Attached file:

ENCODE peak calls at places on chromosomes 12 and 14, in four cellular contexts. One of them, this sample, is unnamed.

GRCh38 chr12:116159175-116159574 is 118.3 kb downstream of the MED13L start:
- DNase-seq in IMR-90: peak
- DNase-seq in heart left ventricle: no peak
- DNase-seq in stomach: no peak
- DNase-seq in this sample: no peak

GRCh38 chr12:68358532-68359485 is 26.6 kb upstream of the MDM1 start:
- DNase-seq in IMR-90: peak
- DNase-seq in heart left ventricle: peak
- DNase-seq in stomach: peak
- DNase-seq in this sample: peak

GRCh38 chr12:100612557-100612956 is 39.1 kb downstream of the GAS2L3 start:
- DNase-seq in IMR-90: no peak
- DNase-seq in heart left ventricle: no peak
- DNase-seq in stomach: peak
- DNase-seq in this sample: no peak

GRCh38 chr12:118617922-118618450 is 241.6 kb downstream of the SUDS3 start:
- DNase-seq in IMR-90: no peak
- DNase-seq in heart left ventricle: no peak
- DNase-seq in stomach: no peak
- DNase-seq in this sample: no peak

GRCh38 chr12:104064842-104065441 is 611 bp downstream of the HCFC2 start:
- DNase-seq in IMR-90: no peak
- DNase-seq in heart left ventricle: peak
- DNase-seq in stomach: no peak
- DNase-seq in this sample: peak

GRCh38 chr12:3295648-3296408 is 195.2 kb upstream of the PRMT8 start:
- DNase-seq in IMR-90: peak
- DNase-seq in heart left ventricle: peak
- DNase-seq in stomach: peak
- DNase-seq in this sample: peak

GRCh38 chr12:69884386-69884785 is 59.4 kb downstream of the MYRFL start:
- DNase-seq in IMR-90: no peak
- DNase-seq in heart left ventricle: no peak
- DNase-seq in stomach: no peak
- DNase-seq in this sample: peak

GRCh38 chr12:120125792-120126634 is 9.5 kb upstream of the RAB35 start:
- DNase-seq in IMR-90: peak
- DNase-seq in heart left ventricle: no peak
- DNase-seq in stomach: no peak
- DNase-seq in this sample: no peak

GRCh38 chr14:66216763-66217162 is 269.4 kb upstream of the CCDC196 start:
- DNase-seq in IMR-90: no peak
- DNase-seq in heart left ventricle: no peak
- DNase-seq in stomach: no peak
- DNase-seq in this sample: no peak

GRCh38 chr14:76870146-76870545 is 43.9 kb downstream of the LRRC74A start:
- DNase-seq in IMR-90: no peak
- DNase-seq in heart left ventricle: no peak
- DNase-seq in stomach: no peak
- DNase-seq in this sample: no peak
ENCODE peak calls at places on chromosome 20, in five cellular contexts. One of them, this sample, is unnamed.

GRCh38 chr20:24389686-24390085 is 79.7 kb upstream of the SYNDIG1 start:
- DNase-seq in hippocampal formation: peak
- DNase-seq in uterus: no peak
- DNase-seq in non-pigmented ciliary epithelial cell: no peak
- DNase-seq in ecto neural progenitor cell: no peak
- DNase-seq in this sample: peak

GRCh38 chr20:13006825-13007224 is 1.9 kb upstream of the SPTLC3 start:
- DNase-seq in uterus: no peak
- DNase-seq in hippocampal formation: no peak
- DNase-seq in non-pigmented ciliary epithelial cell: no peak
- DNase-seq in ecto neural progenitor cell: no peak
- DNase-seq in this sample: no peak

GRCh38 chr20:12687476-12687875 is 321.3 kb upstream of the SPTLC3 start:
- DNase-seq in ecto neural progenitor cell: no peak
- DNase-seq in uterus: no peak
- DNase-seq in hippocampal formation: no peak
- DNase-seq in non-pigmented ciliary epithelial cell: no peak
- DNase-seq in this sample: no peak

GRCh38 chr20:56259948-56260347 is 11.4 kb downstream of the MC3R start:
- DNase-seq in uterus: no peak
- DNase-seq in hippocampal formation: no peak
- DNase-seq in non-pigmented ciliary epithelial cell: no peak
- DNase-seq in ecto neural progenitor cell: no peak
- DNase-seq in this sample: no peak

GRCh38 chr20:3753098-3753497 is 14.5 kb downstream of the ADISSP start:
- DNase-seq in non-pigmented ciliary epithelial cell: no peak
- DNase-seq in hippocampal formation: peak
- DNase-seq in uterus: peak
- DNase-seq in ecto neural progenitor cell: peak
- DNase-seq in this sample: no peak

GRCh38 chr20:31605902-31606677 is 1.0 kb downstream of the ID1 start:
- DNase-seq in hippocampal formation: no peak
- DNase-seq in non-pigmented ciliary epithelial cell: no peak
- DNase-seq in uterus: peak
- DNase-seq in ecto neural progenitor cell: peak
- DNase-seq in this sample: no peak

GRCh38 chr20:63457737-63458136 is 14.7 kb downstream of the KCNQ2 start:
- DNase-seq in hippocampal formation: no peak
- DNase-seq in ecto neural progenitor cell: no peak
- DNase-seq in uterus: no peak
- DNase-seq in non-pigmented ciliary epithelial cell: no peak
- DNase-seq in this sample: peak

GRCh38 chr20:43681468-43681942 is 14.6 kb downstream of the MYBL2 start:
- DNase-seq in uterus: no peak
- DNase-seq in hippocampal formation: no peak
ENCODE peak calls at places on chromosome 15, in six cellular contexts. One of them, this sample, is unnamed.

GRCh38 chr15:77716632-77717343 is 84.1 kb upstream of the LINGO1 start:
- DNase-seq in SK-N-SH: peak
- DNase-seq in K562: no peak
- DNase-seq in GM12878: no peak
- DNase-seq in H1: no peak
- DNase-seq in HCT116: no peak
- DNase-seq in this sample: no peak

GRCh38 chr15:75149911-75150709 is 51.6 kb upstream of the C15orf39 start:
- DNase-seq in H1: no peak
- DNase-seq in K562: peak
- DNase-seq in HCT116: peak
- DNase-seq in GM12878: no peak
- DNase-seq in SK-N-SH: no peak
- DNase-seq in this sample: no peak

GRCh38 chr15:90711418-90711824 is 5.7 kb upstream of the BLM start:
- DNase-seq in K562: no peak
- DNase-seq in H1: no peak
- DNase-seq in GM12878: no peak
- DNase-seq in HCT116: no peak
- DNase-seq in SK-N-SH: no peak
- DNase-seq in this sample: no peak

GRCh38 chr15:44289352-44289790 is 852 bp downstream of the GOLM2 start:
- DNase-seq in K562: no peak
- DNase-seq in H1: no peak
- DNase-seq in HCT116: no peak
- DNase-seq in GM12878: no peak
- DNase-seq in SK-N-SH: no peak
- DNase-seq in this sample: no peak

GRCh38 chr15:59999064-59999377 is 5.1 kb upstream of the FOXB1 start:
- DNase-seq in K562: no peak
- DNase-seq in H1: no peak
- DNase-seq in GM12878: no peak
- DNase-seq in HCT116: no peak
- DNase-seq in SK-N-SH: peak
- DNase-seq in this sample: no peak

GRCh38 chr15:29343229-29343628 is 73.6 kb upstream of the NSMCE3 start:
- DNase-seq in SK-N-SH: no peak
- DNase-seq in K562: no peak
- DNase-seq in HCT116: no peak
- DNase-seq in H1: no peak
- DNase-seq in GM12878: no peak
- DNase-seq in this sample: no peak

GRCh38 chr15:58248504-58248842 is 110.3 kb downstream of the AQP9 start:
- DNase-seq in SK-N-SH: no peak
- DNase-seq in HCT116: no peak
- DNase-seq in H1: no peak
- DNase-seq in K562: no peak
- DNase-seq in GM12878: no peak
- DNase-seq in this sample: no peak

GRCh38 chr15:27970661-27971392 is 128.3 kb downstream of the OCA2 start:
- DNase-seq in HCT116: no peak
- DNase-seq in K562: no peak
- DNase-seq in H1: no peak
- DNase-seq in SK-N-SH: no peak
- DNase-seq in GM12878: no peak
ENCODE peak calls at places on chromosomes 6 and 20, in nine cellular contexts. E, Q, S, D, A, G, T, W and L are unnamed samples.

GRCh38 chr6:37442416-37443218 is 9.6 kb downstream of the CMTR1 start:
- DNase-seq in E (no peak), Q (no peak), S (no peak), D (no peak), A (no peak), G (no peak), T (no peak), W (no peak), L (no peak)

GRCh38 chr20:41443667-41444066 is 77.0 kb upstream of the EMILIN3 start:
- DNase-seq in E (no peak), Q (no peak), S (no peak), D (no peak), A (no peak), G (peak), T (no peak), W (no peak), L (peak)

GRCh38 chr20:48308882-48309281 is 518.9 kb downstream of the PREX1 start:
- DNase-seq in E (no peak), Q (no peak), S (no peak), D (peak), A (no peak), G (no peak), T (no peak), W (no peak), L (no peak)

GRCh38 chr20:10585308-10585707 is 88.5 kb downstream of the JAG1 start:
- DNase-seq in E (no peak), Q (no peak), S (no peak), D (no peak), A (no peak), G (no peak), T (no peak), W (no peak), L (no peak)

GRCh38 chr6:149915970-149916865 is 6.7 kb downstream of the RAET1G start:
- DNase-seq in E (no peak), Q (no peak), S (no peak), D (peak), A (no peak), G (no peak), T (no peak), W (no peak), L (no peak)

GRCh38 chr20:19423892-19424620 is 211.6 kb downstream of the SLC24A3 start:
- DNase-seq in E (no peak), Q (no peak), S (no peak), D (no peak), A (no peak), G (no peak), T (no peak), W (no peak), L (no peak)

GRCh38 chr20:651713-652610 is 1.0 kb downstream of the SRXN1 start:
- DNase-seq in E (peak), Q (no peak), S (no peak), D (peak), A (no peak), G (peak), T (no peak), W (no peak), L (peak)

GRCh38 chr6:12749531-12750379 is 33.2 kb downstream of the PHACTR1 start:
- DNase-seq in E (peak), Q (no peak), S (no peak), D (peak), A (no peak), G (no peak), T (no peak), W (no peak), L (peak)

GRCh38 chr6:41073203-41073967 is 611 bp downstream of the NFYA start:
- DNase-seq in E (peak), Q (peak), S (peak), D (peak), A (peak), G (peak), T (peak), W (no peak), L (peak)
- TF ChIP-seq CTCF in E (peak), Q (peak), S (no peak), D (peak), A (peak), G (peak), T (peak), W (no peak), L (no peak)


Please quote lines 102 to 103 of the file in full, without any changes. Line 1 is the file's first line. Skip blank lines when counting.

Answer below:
- DNase-seq in GM12878: no peak
- DNase-seq in H1: no peak